I think I’m patriotic. I’ve never modeled anything with a Union Jack on it, piped the nationwide anthem, or shouted, “I’m British – thank God!”
But whenever I fly family, there is a particular feeling – rising from the chest and up into the face – whenever our island comes into sight. Coming from southern Europe, I’m sorry about how ludicrously iconic the White Cliffs of Dover are. And arriving from the west – Los Angeles or Mexico – higgledy-piggledy villages of Herefordshire fish like sanity after the metropolis or desert.
My grandmother, Ludmilla, once landed in New York accompanied by two children and 32 suitcases. Taxi drivers on the quay condemned with wild amazement, but what looked to them like reckless extravagance turned out to be natural and understandable. How we pack is who we are.
Ludmilla had been a child refugee, a White Russian whose mother took her by indirect routes to Shanghai, where they were poor and stateless. Marriage obtained more wealth than happiness, and internment during the war reduced her to the corner of a hut and few possessions. Her packing power in subsequent years of plenty suggests Ludmilla’s things were her security; suitcases were defenses against the uncertainty that began in a childhood on the road.
“Our things can evolve imbued with our essence,” says the psychologist Dr. Christian Jarrett, “and associated with powerful personal memories. We use them to convey our essence. With packing, there is the everyday aspect of not wanting to forget anything practical, but there is also sometimes more profound anxiety around more meaningful possessions.”
Ludmilla idolised America. No wonder apprehension about her status and reception drove her to pack everything.
Jarrett goes further: “For quite cherished items, there may even be the anxiety over whether it is better to take it with you (and risk losing or hurting it) or to reluctantly leave it behind, thereby temporarily letting go of a part of ourselves in the process.”
To my grandmother, the idea of having things, or not having them, was more important than their use. As carry-on comes out all over the country, there is something of Ludmilla in many of us. For those who find it stressful, the anxiety of packing would seem to come partly from a pressure to divide a self-represented by possessions. At some level, we are selecting those aspects of ourselves that will serve us in Scarborough or Seychelles and will also define us there.
“Huh!” I hear you snort. “Check the weather. Take something cozy, something stylish, and a costume for the beach.” But then there are toiletries, outfits, chargers, electronics, shoes for additional activities, coat or not, books, hats, and the bags allowance to consider, and you haven’t even thought about the children’s stuff yet. Or, more likely, you have sorted them out and left your contents until last. How many hold loads are you studying? Are you going to trust they all get there, or divide essentials between them? As allowances have shrunk, security increased, travel exploded, and possessions multiplied, packing a bag in 2018 is now a fine art. We need an expert.
“Stuffing is one of those many things that I feel I know more about than any other person living,” says the narrator of Jerome K Jerome’s Three Men in a Boat was limited to those mean little measuring cages and airlines devoted to wringing cash out of every kilo. After many mishaps, he concludes: “It is lumber, man – all lumber! Throw it overboard.” This is the philosophy of the accomplished packer who resides within, clashing with our inner Ludmilla.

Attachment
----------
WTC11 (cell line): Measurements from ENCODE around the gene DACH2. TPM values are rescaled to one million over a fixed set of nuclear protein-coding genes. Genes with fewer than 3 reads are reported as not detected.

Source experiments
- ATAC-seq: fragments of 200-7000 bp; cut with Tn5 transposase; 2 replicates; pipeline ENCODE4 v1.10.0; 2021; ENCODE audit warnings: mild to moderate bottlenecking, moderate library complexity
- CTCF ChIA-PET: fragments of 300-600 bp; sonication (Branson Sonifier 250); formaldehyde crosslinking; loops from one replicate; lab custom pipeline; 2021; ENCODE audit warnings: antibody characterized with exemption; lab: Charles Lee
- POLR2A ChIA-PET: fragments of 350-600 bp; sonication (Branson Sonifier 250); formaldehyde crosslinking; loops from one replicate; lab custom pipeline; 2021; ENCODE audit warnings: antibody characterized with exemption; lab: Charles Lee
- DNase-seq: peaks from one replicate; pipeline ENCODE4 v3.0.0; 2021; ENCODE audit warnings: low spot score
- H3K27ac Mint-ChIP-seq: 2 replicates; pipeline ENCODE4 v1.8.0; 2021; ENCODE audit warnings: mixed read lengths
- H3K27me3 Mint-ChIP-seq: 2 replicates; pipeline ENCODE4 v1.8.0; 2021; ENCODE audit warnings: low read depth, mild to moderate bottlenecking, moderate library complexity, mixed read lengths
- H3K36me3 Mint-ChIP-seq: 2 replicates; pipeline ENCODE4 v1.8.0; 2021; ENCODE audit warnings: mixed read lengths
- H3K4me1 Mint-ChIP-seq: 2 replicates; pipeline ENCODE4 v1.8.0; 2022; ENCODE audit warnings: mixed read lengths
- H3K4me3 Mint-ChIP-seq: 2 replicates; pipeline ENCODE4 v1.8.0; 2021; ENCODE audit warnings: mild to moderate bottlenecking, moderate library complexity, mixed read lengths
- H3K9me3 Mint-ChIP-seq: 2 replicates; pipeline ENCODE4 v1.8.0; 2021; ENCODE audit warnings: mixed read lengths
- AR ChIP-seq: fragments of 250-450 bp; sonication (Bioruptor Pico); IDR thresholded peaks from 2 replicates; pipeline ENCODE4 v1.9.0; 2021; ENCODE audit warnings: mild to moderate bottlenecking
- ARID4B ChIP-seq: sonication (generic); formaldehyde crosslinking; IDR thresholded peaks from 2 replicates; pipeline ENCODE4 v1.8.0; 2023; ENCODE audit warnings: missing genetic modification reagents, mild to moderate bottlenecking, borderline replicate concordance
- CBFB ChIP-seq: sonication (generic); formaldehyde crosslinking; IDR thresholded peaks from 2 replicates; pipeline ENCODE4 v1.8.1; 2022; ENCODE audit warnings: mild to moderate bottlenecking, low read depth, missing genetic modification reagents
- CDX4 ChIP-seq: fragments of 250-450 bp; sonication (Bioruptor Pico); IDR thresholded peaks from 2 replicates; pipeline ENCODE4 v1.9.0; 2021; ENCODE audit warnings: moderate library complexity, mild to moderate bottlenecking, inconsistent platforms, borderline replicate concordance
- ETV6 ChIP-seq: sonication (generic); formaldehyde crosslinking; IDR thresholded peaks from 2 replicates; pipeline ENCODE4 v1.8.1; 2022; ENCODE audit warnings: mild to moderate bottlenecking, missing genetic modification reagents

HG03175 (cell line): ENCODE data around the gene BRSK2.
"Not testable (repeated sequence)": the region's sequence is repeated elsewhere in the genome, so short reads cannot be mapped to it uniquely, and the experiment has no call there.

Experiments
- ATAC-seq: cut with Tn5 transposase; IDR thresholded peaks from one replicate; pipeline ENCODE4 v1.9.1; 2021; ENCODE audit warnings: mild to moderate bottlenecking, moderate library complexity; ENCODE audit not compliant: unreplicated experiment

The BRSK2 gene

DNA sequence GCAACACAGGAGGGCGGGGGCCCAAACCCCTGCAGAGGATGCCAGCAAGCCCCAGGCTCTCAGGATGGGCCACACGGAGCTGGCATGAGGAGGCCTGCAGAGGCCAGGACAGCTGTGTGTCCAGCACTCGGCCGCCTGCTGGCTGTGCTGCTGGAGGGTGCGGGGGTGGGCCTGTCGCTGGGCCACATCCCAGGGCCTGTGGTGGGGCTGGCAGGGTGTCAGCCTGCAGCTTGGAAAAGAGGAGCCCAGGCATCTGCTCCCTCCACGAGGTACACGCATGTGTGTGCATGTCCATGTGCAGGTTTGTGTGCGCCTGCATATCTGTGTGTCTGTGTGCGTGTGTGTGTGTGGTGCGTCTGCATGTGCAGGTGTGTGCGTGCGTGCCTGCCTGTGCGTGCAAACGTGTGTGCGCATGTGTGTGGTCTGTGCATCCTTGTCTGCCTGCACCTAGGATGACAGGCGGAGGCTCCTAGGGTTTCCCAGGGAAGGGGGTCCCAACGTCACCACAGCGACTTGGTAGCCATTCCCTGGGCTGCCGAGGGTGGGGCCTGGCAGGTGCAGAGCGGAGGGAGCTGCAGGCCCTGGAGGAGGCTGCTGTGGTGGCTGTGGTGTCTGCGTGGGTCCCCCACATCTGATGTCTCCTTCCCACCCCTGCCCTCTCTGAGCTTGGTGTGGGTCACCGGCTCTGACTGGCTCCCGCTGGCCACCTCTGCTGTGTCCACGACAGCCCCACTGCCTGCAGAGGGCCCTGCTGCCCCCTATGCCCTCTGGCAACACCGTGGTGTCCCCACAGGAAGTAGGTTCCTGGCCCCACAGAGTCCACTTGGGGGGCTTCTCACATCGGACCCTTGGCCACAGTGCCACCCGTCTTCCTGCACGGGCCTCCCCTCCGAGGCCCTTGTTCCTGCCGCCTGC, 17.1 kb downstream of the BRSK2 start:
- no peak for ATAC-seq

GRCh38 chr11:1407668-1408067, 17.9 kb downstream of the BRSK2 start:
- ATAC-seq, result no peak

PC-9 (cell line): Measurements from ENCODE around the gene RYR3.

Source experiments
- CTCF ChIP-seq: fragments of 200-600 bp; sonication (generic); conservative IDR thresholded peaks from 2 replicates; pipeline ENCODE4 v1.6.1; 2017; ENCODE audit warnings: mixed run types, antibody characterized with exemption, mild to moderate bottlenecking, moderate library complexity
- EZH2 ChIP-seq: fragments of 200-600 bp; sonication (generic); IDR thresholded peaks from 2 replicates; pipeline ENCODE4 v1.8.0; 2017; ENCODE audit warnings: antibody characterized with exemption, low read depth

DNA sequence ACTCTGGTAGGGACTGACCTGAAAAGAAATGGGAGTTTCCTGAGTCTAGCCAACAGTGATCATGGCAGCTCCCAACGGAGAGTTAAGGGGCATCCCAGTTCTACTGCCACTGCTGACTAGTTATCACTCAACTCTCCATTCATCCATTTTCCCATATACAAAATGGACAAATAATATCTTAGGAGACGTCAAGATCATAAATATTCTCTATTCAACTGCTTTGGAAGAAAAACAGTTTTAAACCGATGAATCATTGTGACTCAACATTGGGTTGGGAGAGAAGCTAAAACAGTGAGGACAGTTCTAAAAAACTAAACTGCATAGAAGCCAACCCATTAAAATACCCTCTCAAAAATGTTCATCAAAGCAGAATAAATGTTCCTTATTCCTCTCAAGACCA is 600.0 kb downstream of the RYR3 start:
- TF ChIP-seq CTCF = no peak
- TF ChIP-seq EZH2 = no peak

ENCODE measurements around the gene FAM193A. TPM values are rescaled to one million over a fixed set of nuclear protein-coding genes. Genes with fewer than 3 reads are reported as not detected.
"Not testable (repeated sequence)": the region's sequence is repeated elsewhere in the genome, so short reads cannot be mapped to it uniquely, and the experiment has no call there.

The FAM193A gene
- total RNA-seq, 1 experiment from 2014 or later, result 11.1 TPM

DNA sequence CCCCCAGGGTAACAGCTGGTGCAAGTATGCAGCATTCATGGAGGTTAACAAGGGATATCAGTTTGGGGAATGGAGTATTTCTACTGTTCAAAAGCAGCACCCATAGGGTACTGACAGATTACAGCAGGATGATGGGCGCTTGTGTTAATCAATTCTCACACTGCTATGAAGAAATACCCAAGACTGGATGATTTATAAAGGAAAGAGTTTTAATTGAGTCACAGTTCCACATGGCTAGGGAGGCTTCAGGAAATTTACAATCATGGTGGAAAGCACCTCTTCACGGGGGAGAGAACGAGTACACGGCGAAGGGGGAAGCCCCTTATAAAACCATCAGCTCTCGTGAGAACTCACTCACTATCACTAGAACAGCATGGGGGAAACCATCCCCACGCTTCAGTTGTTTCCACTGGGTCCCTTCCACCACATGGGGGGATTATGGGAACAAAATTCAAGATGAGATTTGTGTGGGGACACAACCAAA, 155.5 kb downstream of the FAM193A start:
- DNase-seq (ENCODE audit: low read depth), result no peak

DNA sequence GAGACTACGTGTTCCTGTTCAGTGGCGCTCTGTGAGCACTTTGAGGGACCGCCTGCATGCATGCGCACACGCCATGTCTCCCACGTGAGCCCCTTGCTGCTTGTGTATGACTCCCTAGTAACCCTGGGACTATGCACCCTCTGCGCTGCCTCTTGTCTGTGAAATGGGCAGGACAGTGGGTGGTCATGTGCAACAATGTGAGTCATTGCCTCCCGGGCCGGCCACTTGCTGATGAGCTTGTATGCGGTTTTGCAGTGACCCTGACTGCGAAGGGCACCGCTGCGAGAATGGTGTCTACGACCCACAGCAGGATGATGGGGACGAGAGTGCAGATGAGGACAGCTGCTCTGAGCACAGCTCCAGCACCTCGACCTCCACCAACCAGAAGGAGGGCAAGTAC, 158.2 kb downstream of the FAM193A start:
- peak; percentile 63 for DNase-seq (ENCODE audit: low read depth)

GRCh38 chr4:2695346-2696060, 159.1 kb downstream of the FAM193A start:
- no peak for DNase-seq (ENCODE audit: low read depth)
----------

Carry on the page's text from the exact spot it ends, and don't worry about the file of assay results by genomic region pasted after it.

For men: “One good shirt with a collar and a perfect toothbrush” is your baseline, according to a man I met who once rowed a boat around Spitsbergen. For women: the novelist Louisa Young suggests one silk dress: “Rolls up tiny, in case an ambassador invites you to tea.” She took the tip from her sister, who went worldwide on a motorbike.
Frequent travelers and female flight attendants recommend a shawl or pashmina for the same reason Buddha got by on a sarong – what garment is more versatile? During years of trip writing, a cotton scarf has been my hat, sunshade, eye mask, pillow, and towel. As familiar with the millions of fans of Lee Child’s Reacher novels, part of me yearns to roam the world toting only a toothbrush, free of clutter, master of my fate, or my possessions, at least.
The luggage industry comprehends this yearning for control and has helped us to overcomplicate things in the name of simplification. Enter the contents cube, plastic wallets that fit inside a suitcase – bags to go inside bags, extra packing for the neurotic packer, and environmental lunacy, but they have their fans.
Experienced travelers treat shoes as packing cubes for underwear, socks, spectacles, and breakables. Few recommend vacuum packing. If you kneel on (another) plastic bag, sucking the air out of your smalls with a hoover, you may take too much.
Psychological liberation is also possible in packing, an echo of leaving home or moving house. “At a key point, old belongings are shed like a carapace, fostering the emergence of a new identity,” as Christian Jarrett puts it. You are not just going on holiday; you are evolving into another you.
So how do you do it? You are undoubtedly accomplished in your method, but packing practice is a whirl of eccentricity and insight. Thom Jones, a global educationalist, travels much: “I pack a harmonica for work and pleasure. I judge a country by whether their customs staff request that I play it,” he says.
Gina Balta, a maritime historian who finds packing stressful, starts with a suitcase, then fills “clockwise from where I’m standing, and I resume to the rest of the house, always clockwise!”